Students take part in history

  • On Tuesday afternoon Barack Obama was sworn in as the 44th President of the United States of America.
  • Several Marquette students and faculty members had the opportunity to witness this historic event firsthand.
  • Many of these students contributed to the Obama campaign last year.

From about 11 to 11:30 a.m. Milwaukee time on Tuesday, the country all but came to a standstill as Barack Obama was officially sworn in as the 44th president of the United States.

On Marquette's campus, students in the Weasler Auditorium took a break from their daily routine to witness, what many consider to be, the most anticipated presidential inauguration of our time.

However, there were a handful of Marquette students who didn't need to rely on television to witness this historic event.

That's because they saw it in person, along with the millions gathered in Washington's National Mall.

Molly Ryan, a junior in the College of Arts & Sciences, spent the last five days in Washington, D.C. She volunteered as the events coordinator for the Obama campaign on campus in the fall.

Ryan attended the inauguration ceremony with Kalyn Gigot, a senior in the College of Arts & Sciences. Gigot said she supported the Obama campaign by going door-to-door in her hometown of Appleton, Wis.

Ryan and Gigot were two of a select number of people in attendance who had tickets, guaranteeing them a place to stand close to the Capitol Building.

"We actually didn't know we were going to have (the tickets) until we arrived in D.C. on Friday," said Ryan, who received the tickets from a relative.

But even with their places in the crowd guaranteed, Ryan and Gigot made sure they arrived to the event early.

"We got up at 3 a.m., hopped on the 4 o'clock train and then we waited outside from 5 until the gates opened at 8," Gigot said.

Benjamin Juarez, a senior in the College of Arts & Sciences, said because he didn't have a ticket, he arrived at the Mall before daybreak to make sure he would have a spot.

"At 12:30 everyone in the crowd was just doing their best to try and stay warm. Some people looked like they weren't going to make it," Juarez said. "But once the sun came out, everything started to look up again."

But, Juarez said, waiting for hours on end in the bitter cold was a small price to pay for the opportunity to experience history firsthand.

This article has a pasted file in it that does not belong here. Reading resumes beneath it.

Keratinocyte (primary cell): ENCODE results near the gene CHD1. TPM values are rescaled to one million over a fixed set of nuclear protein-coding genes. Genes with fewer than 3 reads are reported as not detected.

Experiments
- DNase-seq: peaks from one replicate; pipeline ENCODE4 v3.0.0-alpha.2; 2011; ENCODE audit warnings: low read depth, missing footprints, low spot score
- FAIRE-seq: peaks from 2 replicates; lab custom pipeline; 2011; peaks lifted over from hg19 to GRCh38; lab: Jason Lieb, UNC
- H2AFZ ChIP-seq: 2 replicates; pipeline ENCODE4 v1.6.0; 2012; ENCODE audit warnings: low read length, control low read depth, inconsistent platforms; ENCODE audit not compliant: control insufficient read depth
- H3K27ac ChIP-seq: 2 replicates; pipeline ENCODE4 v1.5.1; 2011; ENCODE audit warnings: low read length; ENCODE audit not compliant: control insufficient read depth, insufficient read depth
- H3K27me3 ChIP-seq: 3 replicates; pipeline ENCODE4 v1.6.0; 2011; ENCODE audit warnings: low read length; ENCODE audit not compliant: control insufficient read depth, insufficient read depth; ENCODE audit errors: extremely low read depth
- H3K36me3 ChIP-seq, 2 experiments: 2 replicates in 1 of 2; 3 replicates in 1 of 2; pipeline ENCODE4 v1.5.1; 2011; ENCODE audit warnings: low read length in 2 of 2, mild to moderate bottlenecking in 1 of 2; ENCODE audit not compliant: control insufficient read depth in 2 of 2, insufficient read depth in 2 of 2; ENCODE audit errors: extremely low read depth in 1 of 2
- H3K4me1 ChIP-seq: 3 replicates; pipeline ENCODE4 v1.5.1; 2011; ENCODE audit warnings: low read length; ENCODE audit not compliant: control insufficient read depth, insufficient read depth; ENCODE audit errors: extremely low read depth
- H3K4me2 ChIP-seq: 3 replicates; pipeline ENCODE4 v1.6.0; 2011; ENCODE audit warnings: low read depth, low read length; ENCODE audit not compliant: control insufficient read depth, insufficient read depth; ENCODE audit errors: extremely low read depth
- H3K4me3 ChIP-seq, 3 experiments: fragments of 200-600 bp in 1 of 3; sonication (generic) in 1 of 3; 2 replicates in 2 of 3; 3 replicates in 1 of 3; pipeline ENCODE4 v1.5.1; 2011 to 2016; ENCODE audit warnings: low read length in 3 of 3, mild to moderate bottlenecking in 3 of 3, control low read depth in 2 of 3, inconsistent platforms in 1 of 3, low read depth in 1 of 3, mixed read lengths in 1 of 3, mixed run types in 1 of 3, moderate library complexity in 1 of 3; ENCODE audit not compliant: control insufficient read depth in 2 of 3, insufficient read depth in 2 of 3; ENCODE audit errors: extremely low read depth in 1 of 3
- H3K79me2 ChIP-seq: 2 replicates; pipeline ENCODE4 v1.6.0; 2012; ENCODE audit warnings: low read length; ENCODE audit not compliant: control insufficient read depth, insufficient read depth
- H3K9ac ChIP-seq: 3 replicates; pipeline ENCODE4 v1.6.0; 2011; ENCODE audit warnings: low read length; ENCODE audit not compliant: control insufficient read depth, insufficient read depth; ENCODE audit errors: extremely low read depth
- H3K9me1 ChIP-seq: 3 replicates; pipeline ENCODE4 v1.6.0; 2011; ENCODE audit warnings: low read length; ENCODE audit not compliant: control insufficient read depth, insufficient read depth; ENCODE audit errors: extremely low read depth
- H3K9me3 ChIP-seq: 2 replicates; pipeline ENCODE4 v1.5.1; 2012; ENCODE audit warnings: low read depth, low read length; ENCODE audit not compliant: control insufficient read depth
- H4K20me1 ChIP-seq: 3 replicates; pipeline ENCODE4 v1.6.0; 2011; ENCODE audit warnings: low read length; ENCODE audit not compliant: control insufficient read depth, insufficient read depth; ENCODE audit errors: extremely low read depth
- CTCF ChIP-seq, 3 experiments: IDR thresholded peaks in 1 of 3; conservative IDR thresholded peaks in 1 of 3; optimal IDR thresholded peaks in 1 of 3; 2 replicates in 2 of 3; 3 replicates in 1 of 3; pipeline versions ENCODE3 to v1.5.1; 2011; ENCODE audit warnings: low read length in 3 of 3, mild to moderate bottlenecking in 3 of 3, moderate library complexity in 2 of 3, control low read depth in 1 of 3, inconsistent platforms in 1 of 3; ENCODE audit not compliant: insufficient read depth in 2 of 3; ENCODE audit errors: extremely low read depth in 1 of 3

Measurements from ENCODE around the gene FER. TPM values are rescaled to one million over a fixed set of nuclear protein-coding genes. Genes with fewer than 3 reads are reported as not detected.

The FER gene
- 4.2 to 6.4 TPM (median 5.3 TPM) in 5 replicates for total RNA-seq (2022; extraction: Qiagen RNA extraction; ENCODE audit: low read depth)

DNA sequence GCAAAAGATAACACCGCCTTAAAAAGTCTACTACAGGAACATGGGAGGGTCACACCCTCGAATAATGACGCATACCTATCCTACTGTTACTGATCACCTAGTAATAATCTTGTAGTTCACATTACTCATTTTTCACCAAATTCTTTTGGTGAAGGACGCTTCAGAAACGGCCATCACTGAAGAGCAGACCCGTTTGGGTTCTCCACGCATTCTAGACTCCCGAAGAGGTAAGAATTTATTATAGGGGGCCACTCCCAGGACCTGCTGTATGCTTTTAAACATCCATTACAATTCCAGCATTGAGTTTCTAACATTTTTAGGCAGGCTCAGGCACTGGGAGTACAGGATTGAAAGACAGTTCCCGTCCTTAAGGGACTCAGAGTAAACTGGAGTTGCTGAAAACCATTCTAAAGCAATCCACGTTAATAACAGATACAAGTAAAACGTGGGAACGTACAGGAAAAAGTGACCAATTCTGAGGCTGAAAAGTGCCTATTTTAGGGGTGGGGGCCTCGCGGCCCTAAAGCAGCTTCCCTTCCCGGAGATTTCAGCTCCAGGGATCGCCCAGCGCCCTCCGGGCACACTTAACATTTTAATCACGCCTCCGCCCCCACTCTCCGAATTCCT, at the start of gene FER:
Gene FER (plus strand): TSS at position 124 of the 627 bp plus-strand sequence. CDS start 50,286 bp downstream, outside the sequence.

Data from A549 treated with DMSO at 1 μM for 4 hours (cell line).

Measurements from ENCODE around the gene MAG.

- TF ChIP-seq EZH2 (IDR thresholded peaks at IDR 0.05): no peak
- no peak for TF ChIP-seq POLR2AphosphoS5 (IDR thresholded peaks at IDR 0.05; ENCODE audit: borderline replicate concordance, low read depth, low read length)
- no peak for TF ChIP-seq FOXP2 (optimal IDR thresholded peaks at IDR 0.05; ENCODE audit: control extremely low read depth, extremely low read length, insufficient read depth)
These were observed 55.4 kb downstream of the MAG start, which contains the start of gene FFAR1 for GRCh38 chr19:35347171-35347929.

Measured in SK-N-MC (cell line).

"Being there at the inauguration, especially the moment right after Obama swore the oath and Sen. (Diane) Feinstein first introduced him as President Barack Obama, was just monumental," Juarez said. "I looked around the crowd and saw people of so many different backgrounds celebrating together and being happy for their country all at the same time."

Andy Brodzeller, a university media relations specialist, said he also noticed the significance of that particular moment in the inauguration process.

"Right after he took his oath, and before he gave his speech, the people's applause and energy was amazing. It was like one huge sigh of relief the crowd could finally give off now that he was elected and officially sworn in to office," Brodzeller said.

Brodzeller was in the standing area behind the seats on the Capitol Building's lawn, about 200 yards away from the podium.

As for Obama's highly anticipated inaugural address, Brodzeller said he thought the president's speech was both inspiring and well-balanced.

"He admitted that the country, as a whole, is not where we want it to be right now, but he balanced this observation with words of optimism and hope," Brodzeller said.

More than two months ago, Ryan was in Chicago's Grant Park cheering on Obama the night he was elected to office. But there was a slightly different feeling in the crowd Tuesday when Obama was sworn in as president, Ryan said.

"Grant Park was filled with a lot more excitement," Ryan said. "This was more of a feeling of anticipation. Like, 'Let's see it now. Let's see what you can do. We're ready.' "

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